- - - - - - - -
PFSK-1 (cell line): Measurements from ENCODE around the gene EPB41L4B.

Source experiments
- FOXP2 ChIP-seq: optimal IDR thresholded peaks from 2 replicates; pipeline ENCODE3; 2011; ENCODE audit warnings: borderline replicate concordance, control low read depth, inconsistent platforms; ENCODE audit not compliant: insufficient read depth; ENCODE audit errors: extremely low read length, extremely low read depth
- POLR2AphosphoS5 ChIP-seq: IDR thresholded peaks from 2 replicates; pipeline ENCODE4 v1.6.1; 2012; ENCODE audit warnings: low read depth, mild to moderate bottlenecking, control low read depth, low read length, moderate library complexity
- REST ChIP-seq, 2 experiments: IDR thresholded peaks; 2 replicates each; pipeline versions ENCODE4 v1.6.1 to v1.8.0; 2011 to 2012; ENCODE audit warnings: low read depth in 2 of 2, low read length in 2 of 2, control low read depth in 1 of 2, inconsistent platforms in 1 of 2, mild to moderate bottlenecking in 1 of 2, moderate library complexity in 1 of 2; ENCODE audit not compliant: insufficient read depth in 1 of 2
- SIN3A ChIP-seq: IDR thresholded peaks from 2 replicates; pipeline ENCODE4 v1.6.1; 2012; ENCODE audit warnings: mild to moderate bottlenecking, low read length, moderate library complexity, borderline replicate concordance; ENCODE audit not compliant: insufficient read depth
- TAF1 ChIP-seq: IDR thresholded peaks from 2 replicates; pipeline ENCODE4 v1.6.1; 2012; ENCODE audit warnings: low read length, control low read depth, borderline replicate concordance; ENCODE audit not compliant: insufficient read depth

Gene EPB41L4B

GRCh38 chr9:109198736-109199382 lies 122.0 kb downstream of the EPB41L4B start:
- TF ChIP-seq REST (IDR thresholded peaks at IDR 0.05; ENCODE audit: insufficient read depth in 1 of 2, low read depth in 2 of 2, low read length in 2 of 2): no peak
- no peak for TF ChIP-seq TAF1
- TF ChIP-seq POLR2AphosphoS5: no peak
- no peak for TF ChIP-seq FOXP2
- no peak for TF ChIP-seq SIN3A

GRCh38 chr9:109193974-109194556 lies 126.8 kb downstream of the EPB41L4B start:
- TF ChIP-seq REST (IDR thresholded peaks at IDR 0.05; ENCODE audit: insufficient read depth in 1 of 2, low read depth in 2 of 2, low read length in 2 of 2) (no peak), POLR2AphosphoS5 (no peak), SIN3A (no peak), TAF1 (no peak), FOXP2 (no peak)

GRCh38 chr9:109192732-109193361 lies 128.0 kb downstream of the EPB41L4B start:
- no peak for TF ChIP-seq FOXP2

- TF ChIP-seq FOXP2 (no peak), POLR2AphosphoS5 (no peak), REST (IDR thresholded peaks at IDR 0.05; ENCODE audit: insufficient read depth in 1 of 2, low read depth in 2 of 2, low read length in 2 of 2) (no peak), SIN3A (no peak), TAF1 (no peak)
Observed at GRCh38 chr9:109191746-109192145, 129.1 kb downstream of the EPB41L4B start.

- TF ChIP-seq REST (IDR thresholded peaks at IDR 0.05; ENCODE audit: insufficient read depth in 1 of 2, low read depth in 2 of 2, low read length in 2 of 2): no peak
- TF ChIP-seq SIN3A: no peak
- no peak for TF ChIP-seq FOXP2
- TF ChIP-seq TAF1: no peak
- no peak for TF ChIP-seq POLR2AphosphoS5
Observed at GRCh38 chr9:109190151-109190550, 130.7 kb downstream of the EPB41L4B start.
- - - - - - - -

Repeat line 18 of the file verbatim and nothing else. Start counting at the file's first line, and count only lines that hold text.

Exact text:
- no peak for TF ChIP-seq FOXP2